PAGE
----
Natural History Painting with the Eden Project || Rosie Martin & Meriel Thurstan

Many, many congratulations to the authors (and their editor) for not over-egging a successful formula and producing Yet More Flower Painting with the EP. And much, much respect to them for proving that they’re much more than (very good) flower painters.

In fact, the subject matter of their third book is a surprise on every page, partly because you just don’t see this sort of thing in painting books but also because they’ve managed to turn what are frequently unconsidered trifles into sublime little works of art. There are birds, fish, shells, pebbles, feathers, bark, beetles, rocks, crystals – the contents of a compendium of country walks, in fact and they all have the kind of beauty you’re often encouraged to look for but somehow all too often fail to see. I don’t care if you tell me you’d never want to paint these yourself, just buy the book and marvel at what Rosie and Meriel have found (and then tell me you won’t maybe just have a bit of a go, y’know, just because).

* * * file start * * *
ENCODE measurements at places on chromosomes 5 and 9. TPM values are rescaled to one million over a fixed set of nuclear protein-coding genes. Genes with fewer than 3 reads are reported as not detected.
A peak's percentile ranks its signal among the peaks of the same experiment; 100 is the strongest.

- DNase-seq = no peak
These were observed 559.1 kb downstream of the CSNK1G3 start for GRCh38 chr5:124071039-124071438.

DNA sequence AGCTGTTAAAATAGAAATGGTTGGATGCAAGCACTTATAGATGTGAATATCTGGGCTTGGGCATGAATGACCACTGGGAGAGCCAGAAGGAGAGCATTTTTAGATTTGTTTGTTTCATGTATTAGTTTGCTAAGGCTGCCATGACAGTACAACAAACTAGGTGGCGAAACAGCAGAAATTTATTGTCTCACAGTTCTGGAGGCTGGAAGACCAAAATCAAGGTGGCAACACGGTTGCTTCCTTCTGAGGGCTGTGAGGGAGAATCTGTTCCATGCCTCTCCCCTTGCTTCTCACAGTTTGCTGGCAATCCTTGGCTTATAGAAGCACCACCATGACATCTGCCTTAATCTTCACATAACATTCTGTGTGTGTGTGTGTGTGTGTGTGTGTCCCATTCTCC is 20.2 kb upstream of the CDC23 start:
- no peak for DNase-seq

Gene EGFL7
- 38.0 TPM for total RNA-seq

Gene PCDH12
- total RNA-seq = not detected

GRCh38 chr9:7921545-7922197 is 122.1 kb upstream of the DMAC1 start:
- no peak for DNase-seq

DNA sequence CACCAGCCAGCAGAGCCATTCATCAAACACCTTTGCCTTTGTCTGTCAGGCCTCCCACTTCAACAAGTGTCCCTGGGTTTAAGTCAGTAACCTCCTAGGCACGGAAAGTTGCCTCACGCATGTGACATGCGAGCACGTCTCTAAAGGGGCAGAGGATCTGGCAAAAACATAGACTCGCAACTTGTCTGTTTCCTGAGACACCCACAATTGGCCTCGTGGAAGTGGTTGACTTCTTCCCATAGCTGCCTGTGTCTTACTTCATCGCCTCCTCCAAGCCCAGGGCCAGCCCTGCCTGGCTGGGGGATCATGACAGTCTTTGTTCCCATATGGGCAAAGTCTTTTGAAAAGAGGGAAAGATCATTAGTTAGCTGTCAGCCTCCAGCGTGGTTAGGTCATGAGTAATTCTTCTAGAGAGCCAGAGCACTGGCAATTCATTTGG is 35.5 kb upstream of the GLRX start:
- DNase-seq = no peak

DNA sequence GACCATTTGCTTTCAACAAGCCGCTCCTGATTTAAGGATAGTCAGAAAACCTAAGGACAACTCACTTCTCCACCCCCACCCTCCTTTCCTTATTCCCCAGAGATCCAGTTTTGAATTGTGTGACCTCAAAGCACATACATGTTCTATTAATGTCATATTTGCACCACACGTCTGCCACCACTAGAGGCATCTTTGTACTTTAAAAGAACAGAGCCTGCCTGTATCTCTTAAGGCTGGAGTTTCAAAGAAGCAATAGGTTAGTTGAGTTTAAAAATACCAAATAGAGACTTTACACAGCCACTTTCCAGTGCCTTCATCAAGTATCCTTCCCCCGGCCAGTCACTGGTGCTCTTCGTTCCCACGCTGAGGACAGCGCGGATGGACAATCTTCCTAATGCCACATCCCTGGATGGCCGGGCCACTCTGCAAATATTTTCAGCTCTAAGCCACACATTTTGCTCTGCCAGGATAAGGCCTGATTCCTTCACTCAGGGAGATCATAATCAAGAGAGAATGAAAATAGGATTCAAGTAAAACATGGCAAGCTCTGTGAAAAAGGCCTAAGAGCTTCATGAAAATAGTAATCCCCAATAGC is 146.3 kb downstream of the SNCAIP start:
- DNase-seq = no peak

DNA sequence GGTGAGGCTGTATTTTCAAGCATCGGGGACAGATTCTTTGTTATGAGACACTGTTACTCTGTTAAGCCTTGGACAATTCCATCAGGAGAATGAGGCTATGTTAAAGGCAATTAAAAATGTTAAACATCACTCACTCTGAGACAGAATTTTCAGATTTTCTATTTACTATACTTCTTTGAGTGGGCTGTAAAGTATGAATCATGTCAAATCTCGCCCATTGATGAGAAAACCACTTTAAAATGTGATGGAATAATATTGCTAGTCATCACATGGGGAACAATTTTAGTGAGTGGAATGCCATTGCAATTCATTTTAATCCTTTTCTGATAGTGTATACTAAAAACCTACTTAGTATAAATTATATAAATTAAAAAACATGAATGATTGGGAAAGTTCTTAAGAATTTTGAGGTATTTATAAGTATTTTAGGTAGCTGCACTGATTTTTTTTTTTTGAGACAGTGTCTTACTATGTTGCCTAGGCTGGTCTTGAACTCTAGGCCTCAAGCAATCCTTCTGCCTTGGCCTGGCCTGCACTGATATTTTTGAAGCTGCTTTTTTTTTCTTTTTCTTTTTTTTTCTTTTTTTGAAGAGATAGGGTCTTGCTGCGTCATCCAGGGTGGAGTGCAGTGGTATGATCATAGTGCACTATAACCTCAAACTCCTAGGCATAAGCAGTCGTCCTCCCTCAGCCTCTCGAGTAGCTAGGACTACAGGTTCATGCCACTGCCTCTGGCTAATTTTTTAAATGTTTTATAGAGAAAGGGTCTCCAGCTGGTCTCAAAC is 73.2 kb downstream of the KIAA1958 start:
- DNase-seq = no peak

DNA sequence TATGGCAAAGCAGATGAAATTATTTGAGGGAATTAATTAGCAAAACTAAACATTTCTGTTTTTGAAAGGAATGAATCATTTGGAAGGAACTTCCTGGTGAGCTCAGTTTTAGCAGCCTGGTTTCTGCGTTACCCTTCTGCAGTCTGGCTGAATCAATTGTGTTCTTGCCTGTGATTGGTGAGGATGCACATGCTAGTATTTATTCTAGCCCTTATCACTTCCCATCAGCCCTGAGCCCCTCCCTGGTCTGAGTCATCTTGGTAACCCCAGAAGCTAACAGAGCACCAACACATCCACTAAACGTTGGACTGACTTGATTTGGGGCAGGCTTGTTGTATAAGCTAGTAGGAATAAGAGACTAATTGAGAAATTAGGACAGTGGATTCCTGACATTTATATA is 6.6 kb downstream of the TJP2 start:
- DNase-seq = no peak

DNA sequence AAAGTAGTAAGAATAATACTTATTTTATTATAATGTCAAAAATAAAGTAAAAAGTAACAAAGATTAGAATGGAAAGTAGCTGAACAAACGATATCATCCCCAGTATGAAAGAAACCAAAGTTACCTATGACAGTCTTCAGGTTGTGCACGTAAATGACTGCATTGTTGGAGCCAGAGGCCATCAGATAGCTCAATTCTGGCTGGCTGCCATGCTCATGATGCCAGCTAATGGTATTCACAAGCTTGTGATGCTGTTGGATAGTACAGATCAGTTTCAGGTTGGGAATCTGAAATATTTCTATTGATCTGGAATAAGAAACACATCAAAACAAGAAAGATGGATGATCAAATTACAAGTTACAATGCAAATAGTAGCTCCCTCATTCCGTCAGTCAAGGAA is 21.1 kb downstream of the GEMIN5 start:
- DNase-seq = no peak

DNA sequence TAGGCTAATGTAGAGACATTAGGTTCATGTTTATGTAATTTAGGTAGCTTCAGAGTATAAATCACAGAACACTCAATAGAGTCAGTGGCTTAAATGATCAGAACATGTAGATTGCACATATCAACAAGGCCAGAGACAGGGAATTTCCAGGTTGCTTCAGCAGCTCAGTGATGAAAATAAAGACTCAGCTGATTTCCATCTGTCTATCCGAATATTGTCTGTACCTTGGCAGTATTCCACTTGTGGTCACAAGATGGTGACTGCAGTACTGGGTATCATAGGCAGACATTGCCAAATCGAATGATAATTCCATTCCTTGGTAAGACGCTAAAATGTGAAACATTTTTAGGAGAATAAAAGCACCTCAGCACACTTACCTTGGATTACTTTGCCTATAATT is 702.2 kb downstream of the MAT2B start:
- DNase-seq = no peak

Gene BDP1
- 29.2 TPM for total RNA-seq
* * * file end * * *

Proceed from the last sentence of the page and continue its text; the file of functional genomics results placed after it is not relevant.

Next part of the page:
At a practical level, because that’s what’s being pitched here, this is a book about colours and textures and also about finding subjects in the unlikeliest of places. It’s about looking, seeing and interpreting and what you can do if you just keep your eyes and your mind open. It’s a revelation.

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